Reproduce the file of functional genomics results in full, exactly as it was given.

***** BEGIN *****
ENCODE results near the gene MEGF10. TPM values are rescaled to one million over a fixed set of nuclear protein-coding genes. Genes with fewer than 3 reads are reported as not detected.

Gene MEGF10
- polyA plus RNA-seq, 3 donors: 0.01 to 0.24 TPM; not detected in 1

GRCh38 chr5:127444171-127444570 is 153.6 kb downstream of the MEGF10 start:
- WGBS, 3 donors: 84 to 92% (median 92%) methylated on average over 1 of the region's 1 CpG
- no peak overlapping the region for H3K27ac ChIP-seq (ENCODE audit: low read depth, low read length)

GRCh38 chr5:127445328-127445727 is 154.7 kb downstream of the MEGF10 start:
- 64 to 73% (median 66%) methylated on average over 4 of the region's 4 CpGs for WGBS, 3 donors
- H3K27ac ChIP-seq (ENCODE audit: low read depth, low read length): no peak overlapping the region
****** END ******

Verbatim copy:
ENCODE results near the gene MEGF10. TPM values are rescaled to one million over a fixed set of nuclear protein-coding genes. Genes with fewer than 3 reads are reported as not detected.

Gene MEGF10
- polyA plus RNA-seq, 3 donors: 0.01 to 0.24 TPM; not detected in 1

GRCh38 chr5:127444171-127444570 is 153.6 kb downstream of the MEGF10 start:
- WGBS, 3 donors: 84 to 92% (median 92%) methylated on average over 1 of the region's 1 CpG
- no peak overlapping the region for H3K27ac ChIP-seq (ENCODE audit: low read depth, low read length)

GRCh38 chr5:127445328-127445727 is 154.7 kb downstream of the MEGF10 start:
- 64 to 73% (median 66%) methylated on average over 4 of the region's 4 CpGs for WGBS, 3 donors
- H3K27ac ChIP-seq (ENCODE audit: low read depth, low read length): no peak overlapping the region